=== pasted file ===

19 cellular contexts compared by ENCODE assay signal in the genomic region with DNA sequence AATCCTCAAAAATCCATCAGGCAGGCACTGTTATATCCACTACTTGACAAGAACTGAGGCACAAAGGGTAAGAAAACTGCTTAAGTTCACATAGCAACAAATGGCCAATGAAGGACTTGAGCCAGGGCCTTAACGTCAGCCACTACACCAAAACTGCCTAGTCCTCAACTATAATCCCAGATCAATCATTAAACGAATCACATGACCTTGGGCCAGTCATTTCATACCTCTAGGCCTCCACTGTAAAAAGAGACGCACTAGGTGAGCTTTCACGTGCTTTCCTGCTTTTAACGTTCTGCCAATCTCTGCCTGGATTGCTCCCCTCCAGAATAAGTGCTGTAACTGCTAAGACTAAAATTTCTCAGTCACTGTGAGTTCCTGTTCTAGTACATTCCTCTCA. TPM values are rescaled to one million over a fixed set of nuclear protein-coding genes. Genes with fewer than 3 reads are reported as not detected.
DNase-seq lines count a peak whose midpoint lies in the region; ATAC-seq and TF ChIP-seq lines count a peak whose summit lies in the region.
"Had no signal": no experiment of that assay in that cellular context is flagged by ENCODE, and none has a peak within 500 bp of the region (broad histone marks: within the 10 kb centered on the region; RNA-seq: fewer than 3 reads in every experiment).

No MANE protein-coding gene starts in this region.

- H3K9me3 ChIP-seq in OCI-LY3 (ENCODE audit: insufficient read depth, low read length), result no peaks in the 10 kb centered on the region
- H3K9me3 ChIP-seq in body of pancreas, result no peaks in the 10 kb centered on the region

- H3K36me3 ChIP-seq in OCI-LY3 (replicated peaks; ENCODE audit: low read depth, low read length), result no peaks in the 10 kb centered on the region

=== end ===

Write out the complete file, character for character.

19 cellular contexts compared by ENCODE assay signal in the genomic region with DNA sequence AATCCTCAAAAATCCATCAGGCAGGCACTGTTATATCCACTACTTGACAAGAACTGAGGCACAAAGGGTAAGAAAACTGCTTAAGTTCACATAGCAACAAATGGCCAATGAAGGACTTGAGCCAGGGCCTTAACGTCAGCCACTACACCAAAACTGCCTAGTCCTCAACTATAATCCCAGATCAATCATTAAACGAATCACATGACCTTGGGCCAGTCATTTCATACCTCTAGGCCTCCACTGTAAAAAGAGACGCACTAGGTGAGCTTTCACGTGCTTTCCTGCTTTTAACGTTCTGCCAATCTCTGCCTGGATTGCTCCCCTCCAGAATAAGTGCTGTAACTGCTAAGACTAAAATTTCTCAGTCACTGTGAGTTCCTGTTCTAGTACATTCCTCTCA. TPM values are rescaled to one million over a fixed set of nuclear protein-coding genes. Genes with fewer than 3 reads are reported as not detected.
DNase-seq lines count a peak whose midpoint lies in the region; ATAC-seq and TF ChIP-seq lines count a peak whose summit lies in the region.
"Had no signal": no experiment of that assay in that cellular context is flagged by ENCODE, and none has a peak within 500 bp of the region (broad histone marks: within the 10 kb centered on the region; RNA-seq: fewer than 3 reads in every experiment).

No MANE protein-coding gene starts in this region.

- H3K9me3 ChIP-seq in OCI-LY3 (ENCODE audit: insufficient read depth, low read length), result no peaks in the 10 kb centered on the region
- H3K9me3 ChIP-seq in body of pancreas, result no peaks in the 10 kb centered on the region

- H3K36me3 ChIP-seq in OCI-LY3 (replicated peaks; ENCODE audit: low read depth, low read length), result no peaks in the 10 kb centered on the region